Mondo is the premiere vinyl soundtrack record label and destination for all sorts of palette-expanding music. Pretty sure that no matter what your appetite is, they’ve got something to whet (and satisfy) it. Case in point. How many times have you asked yourself, “why aren’t there more blaxploitation revival albums out there?” The short answer is that there are. And thanks to these purveyors of acoustic awesomeness, you can easily get your hands on it. Luckily, they didn’t have to dig through obscure catalogs to unearth this glorious title; you can thank Eddie Murphy and Netflix for giving the gift of Dolemite Is My Name to the world just last year. A pet project…

  • Movies/Entertainment,  Reviews

    G-S-T Review…Uncut Gems

    We’ve all seen plenty of after school specials and PSAs telling us that crime doesn’t pay, and tons of films where playing to and with criminals doesn’t end well…even in Guy Ritchie flicks. But why not throw a log another log on that fire? A few years ago, The Safdie Brothers (Josh and Benny) cast Robert Pattinson as the lead in Good Time. What. A. Ride. It’s been a decade since Daddy Lonlegs and The Black Balloon, and since then, they seem to enjoy and have found their niche taking everybody – from their lead actor, the uncomfortably put-upon supporting cast, and even the audience – through the ringer. Uncut Gems is very much in…

  • Fantastic Fest,  Festivals,  Movies/Entertainment,  Reviews

    [Fantastic Fest Review]…The Death of Dick Long

    After Swiss Army Man, there was only one way director Daniel Scheinert could go, and The Death of Dick Long film is the next logical step. Ok, ok, get it out of your system. Actually, that title lets you know what you’re walking into – word play from guys who probably can’t spell – and trust me, we’re just getting warmed up. This is an absurdly funny and honest character film. When three friends’ late night outing goes horribly wrong, one of them ends up dead, and we the audience are left grasping for details. Similarly, the put upon Alabama sheriff’s department – who are not exactly the southern state’s…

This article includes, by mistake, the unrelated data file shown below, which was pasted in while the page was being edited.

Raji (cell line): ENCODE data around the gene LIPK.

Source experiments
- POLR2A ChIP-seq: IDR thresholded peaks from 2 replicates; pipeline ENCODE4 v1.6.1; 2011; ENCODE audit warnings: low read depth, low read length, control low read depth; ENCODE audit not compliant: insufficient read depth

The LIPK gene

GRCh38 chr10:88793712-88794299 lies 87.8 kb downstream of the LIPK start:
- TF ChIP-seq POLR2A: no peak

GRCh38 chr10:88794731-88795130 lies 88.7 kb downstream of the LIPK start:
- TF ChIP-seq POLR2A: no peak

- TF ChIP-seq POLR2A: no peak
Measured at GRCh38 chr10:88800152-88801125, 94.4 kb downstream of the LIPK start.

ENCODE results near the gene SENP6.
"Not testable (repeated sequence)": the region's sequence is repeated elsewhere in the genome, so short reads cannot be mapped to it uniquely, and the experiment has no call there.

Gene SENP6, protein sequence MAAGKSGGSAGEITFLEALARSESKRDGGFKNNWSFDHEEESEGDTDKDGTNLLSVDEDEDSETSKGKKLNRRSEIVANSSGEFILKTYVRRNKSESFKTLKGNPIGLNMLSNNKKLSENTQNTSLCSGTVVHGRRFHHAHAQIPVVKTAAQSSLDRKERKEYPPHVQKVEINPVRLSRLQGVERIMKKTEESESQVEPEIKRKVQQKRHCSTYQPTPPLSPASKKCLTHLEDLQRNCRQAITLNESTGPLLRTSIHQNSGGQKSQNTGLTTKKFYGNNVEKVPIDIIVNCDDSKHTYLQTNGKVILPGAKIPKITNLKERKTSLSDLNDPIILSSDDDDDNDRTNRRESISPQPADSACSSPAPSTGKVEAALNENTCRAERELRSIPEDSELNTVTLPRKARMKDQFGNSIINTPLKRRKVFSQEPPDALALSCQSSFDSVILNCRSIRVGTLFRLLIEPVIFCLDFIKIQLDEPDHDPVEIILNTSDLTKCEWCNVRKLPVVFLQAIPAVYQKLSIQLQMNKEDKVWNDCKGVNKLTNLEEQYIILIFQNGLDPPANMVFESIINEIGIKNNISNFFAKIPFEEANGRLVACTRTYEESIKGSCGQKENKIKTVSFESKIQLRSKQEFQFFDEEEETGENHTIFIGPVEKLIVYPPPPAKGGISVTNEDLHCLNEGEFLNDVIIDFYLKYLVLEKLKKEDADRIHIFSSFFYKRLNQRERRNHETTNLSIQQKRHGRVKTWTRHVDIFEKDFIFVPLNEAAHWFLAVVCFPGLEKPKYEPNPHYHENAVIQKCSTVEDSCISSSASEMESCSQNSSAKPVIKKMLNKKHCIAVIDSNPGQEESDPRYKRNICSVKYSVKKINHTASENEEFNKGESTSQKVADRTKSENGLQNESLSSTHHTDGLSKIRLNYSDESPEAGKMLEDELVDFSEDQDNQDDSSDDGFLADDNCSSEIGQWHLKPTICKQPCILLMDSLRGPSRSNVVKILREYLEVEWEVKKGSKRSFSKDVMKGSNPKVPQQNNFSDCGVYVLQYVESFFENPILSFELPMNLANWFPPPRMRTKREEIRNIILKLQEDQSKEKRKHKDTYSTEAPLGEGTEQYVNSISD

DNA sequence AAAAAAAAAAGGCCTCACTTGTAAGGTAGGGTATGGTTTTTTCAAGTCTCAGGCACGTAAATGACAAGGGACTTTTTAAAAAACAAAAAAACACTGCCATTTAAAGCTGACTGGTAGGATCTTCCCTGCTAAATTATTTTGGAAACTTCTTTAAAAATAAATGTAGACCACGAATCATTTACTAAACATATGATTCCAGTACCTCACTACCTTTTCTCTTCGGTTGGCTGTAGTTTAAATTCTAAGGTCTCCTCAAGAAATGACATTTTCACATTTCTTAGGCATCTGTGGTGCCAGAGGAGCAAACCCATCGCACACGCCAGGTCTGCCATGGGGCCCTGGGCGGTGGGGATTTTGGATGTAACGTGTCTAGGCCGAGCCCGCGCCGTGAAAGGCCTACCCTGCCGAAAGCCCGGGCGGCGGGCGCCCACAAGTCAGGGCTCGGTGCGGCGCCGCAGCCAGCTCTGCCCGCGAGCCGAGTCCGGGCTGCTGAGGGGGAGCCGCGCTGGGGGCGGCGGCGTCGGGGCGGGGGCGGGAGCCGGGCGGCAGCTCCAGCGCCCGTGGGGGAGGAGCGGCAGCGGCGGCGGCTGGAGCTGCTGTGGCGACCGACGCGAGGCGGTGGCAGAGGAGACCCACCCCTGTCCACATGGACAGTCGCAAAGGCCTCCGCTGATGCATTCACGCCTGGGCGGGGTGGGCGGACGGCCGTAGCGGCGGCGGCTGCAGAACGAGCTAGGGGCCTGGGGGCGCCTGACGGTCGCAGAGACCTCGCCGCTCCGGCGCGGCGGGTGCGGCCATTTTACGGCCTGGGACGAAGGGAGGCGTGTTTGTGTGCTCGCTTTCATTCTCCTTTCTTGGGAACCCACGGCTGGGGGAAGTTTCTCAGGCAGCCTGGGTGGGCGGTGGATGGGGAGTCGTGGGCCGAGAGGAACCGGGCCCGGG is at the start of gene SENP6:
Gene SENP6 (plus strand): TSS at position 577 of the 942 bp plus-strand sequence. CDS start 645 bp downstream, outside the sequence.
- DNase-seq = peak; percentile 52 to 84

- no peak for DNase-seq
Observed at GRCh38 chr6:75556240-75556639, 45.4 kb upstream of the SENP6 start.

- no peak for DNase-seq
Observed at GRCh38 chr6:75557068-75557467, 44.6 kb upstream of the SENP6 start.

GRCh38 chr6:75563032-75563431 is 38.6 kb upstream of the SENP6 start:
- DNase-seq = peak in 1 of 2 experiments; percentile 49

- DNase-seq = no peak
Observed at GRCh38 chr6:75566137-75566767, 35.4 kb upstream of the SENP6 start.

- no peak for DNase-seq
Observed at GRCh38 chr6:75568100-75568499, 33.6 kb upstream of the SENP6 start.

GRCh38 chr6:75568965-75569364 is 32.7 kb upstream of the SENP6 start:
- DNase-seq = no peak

• Fantastic Fest,  Festivals,  Movies/Entertainment,  Reviews

    [Fantastic Fest Review]…The Antenna

    Turkish dystopian horror film, The Antenna, really has a lot to offer up front. It’s a dark spin on the idea of big brother, and drapes a hyper-realism blanket over themes about privacy, and paranoid ideas about technology being our downfall. Really, though, it’s not paranoia. It is actually happening. And technology is tearing us apart when it’s soul purpose was to bring us together. This takes a turn without explanation or a road map. If that sounds good to you, then hop on in. The film is beautifully shot even though it comes across incredibly bleak. Each scene and setting are expertly crafted and staged, and the entire shoot…

  • Fantastic Fest,  Festivals,  Movies/Entertainment,  Reviews

    [Fantastic Fest Review]…Takashi Miike’s First Love

    To the genre film community, very few directors have the longevity of Japanese icon Takashi Miike. Known for seminal yakuza and samurai films plenty, Miike’s latest is a crazy, go-for-broke gang war film that is an all-out blast. Weaving multiple characters and plot lines ​injected with a lot of unexpected humor, First Love is far a far cry from Audition or Ichi the Killer. It’s more in line with Edgar Wright and Guy Ritchie type films, yet somehow still feels relatively grounded. Th​e film​ follows Leo​ (Masataka Kubota)​, an up-and-coming boxer who​ is diagnosed with cancer. While he is reeling from the news, he, by dumb luck​,​ gets thrust into an adrenaline​-​fueled, running, gunning, and slashing adventure.…

  • Fantastic Fest,  Festivals,  Movies/Entertainment,  Reviews

    [Fantastic Fest Review]…Taikia Waititi’s JoJo Rabbit

    When it comes to a film by Taika Waititi, there’s a nebulous and unique aspect to his productions that people just love. Why? Well, everything he does has incredible heart to it. Jojo Rabbit is a film about a small boy growing up in a big world, and experiencing it during World War II, and from the German side. The fact that he is extremely fond of Adolf Hitler goes without saying. Sounds like a real knee slapper, right? Good news is that it is a side-splitting, howling funny knee slapper. The film is incredibly poignant and well-balanced look at how and why, even from a young age, we should ask question…